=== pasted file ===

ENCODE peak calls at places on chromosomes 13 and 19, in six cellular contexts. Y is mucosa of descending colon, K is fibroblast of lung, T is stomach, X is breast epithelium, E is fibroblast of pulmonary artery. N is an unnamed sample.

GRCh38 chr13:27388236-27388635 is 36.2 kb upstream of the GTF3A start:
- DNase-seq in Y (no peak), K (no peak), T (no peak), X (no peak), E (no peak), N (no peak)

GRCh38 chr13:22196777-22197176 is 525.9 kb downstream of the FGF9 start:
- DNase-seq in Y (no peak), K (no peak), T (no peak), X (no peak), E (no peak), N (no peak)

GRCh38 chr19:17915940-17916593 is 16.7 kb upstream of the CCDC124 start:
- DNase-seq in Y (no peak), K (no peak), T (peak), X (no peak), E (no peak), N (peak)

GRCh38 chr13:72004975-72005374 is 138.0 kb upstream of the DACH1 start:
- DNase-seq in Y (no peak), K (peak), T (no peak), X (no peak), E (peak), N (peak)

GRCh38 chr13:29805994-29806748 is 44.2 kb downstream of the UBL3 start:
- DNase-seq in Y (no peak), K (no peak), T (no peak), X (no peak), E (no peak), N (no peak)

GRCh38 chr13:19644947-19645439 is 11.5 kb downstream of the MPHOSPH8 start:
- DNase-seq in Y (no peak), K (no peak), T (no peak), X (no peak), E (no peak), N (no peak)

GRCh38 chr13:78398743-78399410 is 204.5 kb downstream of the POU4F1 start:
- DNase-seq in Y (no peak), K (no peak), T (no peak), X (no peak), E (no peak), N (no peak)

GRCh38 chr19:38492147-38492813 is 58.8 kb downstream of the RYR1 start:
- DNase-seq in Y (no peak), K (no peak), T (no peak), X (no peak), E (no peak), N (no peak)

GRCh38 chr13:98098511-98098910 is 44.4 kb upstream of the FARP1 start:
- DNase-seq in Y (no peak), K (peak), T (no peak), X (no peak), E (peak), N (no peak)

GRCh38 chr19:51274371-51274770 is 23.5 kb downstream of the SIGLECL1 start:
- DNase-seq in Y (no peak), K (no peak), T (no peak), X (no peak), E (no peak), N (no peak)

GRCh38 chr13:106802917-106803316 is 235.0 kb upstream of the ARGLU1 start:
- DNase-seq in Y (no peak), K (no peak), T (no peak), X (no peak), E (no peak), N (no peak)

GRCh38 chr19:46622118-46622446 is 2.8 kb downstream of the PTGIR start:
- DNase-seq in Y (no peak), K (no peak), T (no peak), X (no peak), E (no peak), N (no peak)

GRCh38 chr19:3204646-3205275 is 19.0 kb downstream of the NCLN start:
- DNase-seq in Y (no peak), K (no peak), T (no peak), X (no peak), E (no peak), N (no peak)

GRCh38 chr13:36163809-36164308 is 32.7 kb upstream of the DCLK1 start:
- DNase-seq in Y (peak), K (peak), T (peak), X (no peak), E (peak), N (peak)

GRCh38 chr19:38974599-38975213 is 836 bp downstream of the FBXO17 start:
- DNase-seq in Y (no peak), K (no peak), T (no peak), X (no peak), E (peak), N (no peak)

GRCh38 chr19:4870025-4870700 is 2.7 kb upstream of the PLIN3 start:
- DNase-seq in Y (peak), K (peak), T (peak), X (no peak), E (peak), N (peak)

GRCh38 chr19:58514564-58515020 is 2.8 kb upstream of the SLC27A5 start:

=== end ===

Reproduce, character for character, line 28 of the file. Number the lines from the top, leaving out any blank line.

GRCh38 chr13:36163809-36164308 is 32.7 kb upstream of the DCLK1 start: